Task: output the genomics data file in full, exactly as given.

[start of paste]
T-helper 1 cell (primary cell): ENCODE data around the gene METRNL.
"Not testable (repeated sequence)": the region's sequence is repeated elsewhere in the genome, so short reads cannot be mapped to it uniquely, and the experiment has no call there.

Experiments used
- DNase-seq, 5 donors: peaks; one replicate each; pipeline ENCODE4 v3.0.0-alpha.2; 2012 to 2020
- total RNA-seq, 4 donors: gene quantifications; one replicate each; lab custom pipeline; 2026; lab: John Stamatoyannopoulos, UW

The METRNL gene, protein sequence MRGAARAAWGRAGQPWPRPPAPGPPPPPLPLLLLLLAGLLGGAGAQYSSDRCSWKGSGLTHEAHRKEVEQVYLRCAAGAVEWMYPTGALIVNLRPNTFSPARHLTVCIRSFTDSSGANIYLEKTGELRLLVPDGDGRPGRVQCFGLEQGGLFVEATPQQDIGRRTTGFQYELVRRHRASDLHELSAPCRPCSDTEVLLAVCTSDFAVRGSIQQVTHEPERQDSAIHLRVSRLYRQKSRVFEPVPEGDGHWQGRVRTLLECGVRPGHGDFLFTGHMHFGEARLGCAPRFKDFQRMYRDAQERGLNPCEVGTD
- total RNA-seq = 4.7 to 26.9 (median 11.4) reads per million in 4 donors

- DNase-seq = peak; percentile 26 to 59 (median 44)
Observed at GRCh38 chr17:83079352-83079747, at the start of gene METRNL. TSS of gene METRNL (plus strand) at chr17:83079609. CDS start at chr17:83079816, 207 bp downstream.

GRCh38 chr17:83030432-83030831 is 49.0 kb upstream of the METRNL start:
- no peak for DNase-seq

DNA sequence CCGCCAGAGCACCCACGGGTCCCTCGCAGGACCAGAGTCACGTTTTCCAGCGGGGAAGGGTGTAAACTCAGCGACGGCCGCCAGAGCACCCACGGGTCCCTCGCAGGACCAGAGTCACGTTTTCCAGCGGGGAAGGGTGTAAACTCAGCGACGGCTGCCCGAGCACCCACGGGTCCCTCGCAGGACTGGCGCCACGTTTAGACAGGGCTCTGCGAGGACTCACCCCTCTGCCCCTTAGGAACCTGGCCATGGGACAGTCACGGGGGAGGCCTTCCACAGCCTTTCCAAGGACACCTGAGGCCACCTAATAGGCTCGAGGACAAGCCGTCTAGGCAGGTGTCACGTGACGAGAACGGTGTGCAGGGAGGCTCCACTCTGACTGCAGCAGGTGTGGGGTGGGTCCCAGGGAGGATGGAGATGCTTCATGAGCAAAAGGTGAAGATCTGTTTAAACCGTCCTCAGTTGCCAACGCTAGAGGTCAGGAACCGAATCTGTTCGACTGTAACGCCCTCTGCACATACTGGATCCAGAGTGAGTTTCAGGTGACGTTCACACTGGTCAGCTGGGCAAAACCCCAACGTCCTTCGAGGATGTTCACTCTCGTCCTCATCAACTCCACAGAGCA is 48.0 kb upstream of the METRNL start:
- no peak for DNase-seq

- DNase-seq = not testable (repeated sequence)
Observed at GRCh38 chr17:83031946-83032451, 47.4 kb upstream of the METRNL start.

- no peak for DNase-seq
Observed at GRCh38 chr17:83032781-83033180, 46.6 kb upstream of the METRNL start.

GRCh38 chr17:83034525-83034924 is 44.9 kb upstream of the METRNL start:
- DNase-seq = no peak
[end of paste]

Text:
T-helper 1 cell (primary cell): ENCODE data around the gene METRNL.
"Not testable (repeated sequence)": the region's sequence is repeated elsewhere in the genome, so short reads cannot be mapped to it uniquely, and the experiment has no call there.

Experiments used
- DNase-seq, 5 donors: peaks; one replicate each; pipeline ENCODE4 v3.0.0-alpha.2; 2012 to 2020
- total RNA-seq, 4 donors: gene quantifications; one replicate each; lab custom pipeline; 2026; lab: John Stamatoyannopoulos, UW

The METRNL gene, protein sequence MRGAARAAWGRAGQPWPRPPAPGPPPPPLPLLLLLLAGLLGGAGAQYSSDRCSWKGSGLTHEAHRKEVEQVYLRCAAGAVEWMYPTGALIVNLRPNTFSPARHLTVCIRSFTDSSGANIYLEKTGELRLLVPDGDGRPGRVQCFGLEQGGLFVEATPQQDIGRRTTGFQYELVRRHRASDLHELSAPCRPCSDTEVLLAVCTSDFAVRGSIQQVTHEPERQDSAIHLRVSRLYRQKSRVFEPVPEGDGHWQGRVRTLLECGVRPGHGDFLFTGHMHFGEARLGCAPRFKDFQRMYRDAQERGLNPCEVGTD
- total RNA-seq = 4.7 to 26.9 (median 11.4) reads per million in 4 donors

- DNase-seq = peak; percentile 26 to 59 (median 44)
Observed at GRCh38 chr17:83079352-83079747, at the start of gene METRNL. TSS of gene METRNL (plus strand) at chr17:83079609. CDS start at chr17:83079816, 207 bp downstream.

GRCh38 chr17:83030432-83030831 is 49.0 kb upstream of the METRNL start:
- no peak for DNase-seq

DNA sequence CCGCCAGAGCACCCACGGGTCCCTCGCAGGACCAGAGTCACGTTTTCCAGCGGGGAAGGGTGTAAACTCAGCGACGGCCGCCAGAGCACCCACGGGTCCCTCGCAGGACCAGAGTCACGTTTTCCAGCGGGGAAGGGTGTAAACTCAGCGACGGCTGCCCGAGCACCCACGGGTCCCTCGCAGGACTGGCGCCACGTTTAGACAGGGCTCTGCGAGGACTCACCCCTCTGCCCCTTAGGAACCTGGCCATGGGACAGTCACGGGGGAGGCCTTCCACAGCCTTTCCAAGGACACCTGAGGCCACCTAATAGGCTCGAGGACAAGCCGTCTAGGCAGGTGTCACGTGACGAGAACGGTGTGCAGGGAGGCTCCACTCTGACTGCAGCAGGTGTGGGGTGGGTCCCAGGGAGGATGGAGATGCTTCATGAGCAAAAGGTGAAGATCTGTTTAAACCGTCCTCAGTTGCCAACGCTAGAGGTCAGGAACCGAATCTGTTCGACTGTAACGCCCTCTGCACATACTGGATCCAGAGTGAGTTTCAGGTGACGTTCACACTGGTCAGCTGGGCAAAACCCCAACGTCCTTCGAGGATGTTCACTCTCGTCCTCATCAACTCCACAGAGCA is 48.0 kb upstream of the METRNL start:
- no peak for DNase-seq

- DNase-seq = not testable (repeated sequence)
Observed at GRCh38 chr17:83031946-83032451, 47.4 kb upstream of the METRNL start.

- no peak for DNase-seq
Observed at GRCh38 chr17:83032781-83033180, 46.6 kb upstream of the METRNL start.

GRCh38 chr17:83034525-83034924 is 44.9 kb upstream of the METRNL start:
- DNase-seq = no peak